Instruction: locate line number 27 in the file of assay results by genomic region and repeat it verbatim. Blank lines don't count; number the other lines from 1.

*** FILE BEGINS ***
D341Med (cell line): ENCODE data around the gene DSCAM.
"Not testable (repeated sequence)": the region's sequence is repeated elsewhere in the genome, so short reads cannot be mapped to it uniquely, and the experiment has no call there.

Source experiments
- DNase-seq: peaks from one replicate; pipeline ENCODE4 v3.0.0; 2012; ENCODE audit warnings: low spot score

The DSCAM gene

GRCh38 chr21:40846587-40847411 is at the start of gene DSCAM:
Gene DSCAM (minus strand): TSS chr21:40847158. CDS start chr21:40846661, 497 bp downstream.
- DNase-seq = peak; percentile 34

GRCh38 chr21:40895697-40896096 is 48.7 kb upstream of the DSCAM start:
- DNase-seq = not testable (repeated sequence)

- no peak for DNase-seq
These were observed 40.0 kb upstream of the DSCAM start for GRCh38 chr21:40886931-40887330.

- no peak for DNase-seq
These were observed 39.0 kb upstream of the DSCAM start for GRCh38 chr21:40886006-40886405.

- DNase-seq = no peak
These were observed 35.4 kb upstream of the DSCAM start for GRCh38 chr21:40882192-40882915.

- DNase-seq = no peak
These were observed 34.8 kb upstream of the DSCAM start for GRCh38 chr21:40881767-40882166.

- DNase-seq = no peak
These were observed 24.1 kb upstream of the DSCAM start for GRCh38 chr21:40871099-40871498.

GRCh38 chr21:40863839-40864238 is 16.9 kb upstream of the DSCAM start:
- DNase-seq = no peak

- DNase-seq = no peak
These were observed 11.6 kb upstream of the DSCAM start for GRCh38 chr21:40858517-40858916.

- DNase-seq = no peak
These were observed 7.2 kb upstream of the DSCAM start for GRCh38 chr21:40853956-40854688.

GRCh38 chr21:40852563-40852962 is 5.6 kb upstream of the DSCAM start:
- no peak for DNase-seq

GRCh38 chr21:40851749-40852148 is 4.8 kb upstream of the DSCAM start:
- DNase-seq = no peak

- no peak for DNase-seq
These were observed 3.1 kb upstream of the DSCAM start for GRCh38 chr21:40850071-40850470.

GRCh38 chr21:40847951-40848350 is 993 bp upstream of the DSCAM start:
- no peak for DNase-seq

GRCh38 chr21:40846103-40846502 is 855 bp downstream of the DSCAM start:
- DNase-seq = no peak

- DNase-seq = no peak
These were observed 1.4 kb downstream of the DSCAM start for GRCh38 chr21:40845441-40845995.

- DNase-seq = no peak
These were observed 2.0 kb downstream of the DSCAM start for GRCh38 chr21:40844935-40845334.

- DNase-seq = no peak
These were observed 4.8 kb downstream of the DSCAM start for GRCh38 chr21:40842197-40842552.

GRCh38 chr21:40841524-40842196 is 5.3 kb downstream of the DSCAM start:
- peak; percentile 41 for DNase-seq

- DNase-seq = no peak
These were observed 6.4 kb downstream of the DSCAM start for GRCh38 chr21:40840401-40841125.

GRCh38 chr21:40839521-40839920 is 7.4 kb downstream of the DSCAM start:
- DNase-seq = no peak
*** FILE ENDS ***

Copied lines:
GRCh38 chr21:40852563-40852962 is 5.6 kb upstream of the DSCAM start: